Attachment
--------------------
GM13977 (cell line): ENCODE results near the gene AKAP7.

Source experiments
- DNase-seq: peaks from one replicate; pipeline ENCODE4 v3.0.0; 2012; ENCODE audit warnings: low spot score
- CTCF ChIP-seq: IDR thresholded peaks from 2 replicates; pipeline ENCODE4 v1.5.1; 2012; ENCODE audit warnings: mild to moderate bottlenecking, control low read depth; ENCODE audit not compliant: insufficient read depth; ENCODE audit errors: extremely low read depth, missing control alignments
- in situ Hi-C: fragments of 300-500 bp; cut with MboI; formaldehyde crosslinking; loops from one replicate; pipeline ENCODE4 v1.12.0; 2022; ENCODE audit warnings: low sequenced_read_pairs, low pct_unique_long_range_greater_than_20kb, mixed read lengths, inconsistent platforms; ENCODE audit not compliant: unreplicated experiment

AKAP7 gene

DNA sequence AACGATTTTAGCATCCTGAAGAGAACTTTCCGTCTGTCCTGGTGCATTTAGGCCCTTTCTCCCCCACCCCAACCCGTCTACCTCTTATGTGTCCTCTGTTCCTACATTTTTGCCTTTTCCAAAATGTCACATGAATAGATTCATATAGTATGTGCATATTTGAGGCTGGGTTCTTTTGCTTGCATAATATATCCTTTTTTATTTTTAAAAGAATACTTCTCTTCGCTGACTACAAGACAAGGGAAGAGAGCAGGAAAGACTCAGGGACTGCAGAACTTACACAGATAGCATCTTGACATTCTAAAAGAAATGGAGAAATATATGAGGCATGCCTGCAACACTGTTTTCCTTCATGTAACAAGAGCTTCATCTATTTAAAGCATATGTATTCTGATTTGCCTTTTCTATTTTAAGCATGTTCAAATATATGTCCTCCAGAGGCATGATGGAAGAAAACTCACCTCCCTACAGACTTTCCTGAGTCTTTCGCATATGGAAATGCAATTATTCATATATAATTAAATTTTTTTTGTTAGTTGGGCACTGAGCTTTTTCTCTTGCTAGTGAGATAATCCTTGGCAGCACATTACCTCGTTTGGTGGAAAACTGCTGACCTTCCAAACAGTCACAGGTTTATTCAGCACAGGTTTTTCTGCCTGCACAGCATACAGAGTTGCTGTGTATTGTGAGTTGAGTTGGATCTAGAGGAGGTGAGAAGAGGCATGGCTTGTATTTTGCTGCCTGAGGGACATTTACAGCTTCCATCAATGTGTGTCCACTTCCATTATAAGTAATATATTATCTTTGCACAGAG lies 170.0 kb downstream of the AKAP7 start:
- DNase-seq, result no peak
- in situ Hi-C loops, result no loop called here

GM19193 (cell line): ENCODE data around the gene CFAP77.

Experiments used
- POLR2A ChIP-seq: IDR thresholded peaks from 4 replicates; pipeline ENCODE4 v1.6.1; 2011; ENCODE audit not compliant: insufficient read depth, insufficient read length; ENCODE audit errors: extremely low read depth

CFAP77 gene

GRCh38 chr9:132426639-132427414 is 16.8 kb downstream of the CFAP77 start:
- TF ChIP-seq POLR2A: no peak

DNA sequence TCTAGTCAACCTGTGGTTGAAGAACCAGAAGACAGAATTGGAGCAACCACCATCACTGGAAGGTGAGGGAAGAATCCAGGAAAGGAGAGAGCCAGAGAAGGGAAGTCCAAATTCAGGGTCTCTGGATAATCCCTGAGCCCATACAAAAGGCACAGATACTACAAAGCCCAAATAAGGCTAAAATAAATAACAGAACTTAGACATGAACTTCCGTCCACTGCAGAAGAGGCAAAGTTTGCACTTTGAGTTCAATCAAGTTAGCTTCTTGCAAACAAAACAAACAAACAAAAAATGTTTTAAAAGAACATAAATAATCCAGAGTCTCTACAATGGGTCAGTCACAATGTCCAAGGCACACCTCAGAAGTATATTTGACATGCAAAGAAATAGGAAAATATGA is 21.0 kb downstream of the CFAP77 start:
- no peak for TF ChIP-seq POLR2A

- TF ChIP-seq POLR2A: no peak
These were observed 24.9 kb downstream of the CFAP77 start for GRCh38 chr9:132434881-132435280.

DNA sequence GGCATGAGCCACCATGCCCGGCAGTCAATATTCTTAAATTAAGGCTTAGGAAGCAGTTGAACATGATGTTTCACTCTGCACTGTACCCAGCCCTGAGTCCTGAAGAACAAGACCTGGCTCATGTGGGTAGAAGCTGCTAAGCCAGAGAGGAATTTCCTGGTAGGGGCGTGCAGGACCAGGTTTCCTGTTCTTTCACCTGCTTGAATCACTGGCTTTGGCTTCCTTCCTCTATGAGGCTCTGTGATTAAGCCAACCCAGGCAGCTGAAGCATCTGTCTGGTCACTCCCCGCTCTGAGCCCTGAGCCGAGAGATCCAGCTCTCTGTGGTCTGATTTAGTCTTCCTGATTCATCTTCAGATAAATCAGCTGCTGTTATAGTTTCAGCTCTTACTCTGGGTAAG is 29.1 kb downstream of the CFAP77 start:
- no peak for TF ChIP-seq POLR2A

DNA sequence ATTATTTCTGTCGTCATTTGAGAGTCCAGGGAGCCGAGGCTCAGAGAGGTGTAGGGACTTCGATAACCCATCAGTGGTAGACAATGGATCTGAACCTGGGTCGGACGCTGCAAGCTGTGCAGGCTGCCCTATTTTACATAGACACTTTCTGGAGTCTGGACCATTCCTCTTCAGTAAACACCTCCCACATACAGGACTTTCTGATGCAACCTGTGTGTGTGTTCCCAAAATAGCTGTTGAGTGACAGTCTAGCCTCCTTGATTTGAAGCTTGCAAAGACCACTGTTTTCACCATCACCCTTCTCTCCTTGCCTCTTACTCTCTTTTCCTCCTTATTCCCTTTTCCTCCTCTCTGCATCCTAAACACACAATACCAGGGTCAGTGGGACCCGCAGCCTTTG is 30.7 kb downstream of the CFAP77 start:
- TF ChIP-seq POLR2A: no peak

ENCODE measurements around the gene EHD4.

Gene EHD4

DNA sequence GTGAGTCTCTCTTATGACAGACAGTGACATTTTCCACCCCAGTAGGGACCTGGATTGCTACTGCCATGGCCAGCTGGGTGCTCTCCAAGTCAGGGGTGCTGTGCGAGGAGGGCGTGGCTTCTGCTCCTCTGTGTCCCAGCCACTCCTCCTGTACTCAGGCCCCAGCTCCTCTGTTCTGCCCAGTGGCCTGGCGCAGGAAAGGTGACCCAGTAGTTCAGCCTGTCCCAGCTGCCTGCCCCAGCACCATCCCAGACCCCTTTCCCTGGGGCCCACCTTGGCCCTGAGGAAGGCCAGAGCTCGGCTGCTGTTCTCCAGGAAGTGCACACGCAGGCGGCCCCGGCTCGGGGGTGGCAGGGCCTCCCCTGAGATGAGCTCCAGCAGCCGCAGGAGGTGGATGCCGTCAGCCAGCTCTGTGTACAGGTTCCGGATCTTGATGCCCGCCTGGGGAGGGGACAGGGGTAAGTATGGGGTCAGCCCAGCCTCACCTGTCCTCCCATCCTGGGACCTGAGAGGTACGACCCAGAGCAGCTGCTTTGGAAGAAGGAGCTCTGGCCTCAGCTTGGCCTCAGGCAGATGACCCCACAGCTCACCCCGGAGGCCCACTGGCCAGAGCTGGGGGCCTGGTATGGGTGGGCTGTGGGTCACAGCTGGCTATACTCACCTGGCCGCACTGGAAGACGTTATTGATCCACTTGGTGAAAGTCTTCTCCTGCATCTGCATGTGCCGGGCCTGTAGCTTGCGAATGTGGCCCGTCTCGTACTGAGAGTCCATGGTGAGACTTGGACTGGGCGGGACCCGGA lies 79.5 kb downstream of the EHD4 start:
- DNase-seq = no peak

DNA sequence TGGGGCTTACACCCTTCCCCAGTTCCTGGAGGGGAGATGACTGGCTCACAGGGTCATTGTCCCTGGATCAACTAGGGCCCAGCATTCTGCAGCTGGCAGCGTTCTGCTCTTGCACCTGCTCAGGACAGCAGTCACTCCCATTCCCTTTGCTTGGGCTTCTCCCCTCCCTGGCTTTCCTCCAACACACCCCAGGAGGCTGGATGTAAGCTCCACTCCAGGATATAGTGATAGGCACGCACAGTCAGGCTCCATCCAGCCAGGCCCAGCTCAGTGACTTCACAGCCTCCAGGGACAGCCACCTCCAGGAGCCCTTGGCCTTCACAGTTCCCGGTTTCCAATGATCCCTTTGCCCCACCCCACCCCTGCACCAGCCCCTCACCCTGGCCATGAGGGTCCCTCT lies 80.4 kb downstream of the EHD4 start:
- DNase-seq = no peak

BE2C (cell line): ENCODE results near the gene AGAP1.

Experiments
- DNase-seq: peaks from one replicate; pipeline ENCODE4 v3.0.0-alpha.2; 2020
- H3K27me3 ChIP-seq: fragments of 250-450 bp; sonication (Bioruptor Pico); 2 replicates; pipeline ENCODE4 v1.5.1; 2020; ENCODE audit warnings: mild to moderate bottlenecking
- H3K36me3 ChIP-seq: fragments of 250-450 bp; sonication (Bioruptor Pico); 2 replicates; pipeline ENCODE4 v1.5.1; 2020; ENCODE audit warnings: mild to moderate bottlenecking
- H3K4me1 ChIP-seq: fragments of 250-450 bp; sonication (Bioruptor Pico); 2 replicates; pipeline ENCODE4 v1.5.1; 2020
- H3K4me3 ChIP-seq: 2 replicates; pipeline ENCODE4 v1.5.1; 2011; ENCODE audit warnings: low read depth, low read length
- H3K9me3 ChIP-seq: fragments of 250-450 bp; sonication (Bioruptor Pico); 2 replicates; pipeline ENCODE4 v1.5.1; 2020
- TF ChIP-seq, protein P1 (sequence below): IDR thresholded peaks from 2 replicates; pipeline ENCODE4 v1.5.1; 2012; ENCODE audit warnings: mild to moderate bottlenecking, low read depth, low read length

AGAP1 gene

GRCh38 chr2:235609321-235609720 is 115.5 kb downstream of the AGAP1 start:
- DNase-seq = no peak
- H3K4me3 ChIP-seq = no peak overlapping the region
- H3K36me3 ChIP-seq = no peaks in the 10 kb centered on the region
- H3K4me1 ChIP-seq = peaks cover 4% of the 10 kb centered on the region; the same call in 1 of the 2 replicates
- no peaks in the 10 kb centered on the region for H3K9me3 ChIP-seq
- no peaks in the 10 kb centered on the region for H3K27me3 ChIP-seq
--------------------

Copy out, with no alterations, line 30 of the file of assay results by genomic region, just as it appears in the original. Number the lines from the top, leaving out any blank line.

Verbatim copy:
BE2C (cell line): ENCODE results near the gene AGAP1.